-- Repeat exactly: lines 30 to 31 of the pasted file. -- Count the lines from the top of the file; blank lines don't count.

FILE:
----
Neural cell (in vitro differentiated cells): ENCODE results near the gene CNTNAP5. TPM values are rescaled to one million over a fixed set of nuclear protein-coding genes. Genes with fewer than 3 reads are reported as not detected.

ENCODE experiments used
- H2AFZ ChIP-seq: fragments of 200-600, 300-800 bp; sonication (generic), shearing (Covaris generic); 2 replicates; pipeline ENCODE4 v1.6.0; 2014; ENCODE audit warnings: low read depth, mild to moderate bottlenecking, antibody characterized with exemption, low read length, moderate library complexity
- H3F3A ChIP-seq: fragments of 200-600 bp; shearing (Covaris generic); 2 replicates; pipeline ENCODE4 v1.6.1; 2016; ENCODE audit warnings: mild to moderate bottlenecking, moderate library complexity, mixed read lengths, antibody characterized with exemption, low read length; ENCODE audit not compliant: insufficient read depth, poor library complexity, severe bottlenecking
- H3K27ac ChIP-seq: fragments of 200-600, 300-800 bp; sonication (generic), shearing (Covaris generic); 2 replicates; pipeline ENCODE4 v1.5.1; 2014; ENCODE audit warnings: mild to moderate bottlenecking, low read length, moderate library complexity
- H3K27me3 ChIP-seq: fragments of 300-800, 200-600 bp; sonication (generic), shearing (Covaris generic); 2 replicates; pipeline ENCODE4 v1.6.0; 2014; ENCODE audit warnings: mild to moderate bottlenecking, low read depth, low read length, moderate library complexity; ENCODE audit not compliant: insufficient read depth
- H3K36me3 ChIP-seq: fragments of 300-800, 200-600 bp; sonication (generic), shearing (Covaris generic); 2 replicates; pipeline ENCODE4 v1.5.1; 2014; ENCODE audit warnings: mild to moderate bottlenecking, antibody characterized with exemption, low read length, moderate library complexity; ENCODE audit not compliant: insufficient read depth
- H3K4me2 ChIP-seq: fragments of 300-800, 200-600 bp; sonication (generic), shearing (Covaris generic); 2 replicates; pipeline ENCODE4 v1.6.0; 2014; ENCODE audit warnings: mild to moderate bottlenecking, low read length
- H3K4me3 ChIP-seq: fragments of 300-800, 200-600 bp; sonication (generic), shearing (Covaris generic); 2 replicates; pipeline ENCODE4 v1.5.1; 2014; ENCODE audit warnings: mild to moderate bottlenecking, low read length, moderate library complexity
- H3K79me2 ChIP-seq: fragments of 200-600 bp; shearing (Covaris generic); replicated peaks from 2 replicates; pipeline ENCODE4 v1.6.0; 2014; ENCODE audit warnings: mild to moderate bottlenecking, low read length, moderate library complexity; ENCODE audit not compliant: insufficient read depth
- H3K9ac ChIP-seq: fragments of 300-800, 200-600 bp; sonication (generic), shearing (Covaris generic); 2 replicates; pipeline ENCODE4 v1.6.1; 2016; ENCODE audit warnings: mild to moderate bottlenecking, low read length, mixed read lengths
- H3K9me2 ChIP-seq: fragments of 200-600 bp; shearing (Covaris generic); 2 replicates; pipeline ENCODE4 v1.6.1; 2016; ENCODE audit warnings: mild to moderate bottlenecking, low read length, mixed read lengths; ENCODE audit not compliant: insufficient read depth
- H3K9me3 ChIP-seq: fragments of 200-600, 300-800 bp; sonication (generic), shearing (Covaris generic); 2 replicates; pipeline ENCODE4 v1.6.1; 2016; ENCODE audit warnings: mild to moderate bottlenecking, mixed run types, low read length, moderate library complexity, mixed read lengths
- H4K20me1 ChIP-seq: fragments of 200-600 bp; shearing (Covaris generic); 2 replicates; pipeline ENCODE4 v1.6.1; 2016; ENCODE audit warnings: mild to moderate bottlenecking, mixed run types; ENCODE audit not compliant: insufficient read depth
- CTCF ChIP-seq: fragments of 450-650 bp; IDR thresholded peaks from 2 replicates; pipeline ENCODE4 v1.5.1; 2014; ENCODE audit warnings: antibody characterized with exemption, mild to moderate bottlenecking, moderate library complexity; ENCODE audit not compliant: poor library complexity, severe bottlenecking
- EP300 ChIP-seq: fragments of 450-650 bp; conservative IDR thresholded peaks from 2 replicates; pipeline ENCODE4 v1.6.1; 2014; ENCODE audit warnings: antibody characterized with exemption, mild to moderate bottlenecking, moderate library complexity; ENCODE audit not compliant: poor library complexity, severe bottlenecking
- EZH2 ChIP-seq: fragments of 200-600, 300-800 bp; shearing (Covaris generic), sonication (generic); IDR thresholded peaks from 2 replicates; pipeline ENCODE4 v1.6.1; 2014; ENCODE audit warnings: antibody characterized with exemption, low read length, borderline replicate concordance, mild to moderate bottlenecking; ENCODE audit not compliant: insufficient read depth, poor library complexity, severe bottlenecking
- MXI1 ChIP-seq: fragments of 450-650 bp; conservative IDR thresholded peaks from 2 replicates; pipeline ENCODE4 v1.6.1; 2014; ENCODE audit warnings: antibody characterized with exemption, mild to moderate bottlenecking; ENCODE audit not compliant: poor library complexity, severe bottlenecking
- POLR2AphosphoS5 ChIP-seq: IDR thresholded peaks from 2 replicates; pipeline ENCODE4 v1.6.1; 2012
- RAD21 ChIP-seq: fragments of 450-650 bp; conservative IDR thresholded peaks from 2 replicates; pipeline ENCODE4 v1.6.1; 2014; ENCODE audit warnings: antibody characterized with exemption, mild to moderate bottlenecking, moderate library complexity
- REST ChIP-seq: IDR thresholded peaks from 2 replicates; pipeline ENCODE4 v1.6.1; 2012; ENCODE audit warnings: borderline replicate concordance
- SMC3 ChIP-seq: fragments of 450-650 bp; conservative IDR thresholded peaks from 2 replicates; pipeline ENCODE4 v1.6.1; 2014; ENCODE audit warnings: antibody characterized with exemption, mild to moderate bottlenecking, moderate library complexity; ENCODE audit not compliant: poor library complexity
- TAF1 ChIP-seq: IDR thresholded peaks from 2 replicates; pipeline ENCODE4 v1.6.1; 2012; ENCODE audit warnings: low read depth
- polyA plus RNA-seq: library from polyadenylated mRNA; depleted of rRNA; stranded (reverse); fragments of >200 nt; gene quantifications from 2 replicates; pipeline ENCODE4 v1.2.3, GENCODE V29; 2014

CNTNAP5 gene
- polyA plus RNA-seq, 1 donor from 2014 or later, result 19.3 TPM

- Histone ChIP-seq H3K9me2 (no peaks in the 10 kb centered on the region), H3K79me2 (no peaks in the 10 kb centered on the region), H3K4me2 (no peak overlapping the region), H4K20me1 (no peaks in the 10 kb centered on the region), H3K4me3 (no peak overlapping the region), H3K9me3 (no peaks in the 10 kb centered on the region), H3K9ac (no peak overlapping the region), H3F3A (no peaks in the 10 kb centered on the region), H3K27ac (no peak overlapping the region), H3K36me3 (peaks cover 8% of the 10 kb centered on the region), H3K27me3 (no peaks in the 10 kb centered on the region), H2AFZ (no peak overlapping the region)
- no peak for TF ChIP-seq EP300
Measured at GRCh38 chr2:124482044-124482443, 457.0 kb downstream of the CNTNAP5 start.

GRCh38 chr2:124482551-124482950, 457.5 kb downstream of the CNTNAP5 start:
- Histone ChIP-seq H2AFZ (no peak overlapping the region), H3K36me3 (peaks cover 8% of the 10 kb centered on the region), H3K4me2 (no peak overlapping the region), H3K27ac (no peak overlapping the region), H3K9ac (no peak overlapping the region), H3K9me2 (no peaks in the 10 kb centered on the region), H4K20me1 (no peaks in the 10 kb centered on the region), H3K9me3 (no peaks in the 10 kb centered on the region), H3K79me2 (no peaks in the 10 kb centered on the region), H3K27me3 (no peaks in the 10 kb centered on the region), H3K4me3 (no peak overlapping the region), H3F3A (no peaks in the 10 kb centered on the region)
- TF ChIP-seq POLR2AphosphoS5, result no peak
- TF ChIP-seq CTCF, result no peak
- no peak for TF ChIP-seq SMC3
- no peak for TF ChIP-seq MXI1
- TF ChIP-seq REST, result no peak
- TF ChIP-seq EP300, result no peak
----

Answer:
GRCh38 chr2:124482551-124482950, 457.5 kb downstream of the CNTNAP5 start:
- Histone ChIP-seq H2AFZ (no peak overlapping the region), H3K36me3 (peaks cover 8% of the 10 kb centered on the region), H3K4me2 (no peak overlapping the region), H3K27ac (no peak overlapping the region), H3K9ac (no peak overlapping the region), H3K9me2 (no peaks in the 10 kb centered on the region), H4K20me1 (no peaks in the 10 kb centered on the region), H3K9me3 (no peaks in the 10 kb centered on the region), H3K79me2 (no peaks in the 10 kb centered on the region), H3K27me3 (no peaks in the 10 kb centered on the region), H3K4me3 (no peak overlapping the region), H3F3A (no peaks in the 10 kb centered on the region)